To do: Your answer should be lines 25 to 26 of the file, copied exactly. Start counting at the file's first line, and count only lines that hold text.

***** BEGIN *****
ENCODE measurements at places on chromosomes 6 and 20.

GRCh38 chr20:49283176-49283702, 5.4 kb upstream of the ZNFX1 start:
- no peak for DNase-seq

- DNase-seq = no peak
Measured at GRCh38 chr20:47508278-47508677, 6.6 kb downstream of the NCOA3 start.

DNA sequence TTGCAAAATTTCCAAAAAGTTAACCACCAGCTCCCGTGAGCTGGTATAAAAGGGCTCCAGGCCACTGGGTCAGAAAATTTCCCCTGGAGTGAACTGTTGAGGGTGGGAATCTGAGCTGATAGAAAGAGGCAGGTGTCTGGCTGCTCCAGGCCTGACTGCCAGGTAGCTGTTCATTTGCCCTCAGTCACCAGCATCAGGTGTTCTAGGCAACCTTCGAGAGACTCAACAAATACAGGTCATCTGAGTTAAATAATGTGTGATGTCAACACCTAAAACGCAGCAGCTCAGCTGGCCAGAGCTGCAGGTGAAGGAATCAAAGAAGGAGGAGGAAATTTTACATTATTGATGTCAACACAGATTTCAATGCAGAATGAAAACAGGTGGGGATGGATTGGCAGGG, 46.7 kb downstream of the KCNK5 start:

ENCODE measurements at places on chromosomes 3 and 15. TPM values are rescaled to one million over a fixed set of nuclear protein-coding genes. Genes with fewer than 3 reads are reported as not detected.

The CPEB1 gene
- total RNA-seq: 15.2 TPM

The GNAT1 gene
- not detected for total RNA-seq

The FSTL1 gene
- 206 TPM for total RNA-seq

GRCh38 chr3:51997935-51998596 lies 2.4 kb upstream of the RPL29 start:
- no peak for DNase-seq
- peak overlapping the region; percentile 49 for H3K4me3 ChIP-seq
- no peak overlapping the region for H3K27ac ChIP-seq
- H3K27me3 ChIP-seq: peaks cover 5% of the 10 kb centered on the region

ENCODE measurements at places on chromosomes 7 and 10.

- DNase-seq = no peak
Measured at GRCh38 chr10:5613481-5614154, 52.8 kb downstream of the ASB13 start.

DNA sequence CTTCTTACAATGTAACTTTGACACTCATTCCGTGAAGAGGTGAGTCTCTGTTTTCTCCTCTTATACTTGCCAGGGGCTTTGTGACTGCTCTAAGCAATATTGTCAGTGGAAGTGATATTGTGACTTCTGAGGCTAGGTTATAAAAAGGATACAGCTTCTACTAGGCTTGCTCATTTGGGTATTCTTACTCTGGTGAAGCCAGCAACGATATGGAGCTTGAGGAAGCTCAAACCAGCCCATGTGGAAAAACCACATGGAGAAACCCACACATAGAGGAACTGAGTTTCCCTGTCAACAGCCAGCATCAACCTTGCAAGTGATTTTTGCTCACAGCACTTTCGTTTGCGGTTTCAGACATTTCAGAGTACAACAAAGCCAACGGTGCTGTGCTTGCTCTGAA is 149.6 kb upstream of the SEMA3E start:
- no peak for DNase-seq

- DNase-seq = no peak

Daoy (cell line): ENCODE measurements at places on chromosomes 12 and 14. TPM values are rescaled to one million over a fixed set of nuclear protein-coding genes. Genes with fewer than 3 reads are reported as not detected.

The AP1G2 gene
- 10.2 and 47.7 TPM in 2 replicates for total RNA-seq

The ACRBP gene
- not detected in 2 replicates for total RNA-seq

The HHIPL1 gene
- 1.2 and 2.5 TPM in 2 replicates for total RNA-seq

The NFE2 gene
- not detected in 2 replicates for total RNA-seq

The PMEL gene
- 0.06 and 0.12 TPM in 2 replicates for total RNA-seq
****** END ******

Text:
Daoy (cell line): ENCODE measurements at places on chromosomes 12 and 14. TPM values are rescaled to one million over a fixed set of nuclear protein-coding genes. Genes with fewer than 3 reads are reported as not detected.

The AP1G2 gene